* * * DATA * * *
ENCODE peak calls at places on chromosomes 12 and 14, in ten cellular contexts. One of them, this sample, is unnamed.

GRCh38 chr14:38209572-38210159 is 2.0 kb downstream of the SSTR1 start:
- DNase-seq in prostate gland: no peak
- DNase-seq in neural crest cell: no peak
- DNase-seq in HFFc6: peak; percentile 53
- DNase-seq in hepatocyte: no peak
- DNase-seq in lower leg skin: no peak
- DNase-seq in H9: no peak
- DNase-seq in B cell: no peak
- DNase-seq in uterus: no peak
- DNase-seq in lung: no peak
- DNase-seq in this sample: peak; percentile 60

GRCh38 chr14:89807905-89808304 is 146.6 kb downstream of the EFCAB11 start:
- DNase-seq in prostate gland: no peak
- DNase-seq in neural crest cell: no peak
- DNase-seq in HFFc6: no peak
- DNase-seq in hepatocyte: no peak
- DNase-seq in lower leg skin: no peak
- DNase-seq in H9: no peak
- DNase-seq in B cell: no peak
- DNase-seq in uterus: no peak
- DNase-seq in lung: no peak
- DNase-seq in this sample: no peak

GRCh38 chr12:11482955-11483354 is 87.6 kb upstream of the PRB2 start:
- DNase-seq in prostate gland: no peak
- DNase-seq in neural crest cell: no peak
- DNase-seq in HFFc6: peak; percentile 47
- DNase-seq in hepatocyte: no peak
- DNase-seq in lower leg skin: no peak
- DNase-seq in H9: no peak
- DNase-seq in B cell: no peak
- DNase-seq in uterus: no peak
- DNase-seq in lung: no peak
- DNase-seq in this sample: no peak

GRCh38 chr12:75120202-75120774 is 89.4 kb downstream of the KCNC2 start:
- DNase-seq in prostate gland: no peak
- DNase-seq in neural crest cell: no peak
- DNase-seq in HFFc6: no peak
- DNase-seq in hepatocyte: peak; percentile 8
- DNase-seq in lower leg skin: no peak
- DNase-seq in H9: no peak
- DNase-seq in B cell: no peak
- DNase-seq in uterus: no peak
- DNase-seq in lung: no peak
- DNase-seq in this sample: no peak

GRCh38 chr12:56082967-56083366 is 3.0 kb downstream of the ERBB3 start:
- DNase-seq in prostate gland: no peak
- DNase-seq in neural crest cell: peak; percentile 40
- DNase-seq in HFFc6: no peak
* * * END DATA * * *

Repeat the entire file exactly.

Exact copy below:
ENCODE peak calls at places on chromosomes 12 and 14, in ten cellular contexts. One of them, this sample, is unnamed.

GRCh38 chr14:38209572-38210159 is 2.0 kb downstream of the SSTR1 start:
- DNase-seq in prostate gland: no peak
- DNase-seq in neural crest cell: no peak
- DNase-seq in HFFc6: peak; percentile 53
- DNase-seq in hepatocyte: no peak
- DNase-seq in lower leg skin: no peak
- DNase-seq in H9: no peak
- DNase-seq in B cell: no peak
- DNase-seq in uterus: no peak
- DNase-seq in lung: no peak
- DNase-seq in this sample: peak; percentile 60

GRCh38 chr14:89807905-89808304 is 146.6 kb downstream of the EFCAB11 start:
- DNase-seq in prostate gland: no peak
- DNase-seq in neural crest cell: no peak
- DNase-seq in HFFc6: no peak
- DNase-seq in hepatocyte: no peak
- DNase-seq in lower leg skin: no peak
- DNase-seq in H9: no peak
- DNase-seq in B cell: no peak
- DNase-seq in uterus: no peak
- DNase-seq in lung: no peak
- DNase-seq in this sample: no peak

GRCh38 chr12:11482955-11483354 is 87.6 kb upstream of the PRB2 start:
- DNase-seq in prostate gland: no peak
- DNase-seq in neural crest cell: no peak
- DNase-seq in HFFc6: peak; percentile 47
- DNase-seq in hepatocyte: no peak
- DNase-seq in lower leg skin: no peak
- DNase-seq in H9: no peak
- DNase-seq in B cell: no peak
- DNase-seq in uterus: no peak
- DNase-seq in lung: no peak
- DNase-seq in this sample: no peak

GRCh38 chr12:75120202-75120774 is 89.4 kb downstream of the KCNC2 start:
- DNase-seq in prostate gland: no peak
- DNase-seq in neural crest cell: no peak
- DNase-seq in HFFc6: no peak
- DNase-seq in hepatocyte: peak; percentile 8
- DNase-seq in lower leg skin: no peak
- DNase-seq in H9: no peak
- DNase-seq in B cell: no peak
- DNase-seq in uterus: no peak
- DNase-seq in lung: no peak
- DNase-seq in this sample: no peak

GRCh38 chr12:56082967-56083366 is 3.0 kb downstream of the ERBB3 start:
- DNase-seq in prostate gland: no peak
- DNase-seq in neural crest cell: peak; percentile 40
- DNase-seq in HFFc6: no peak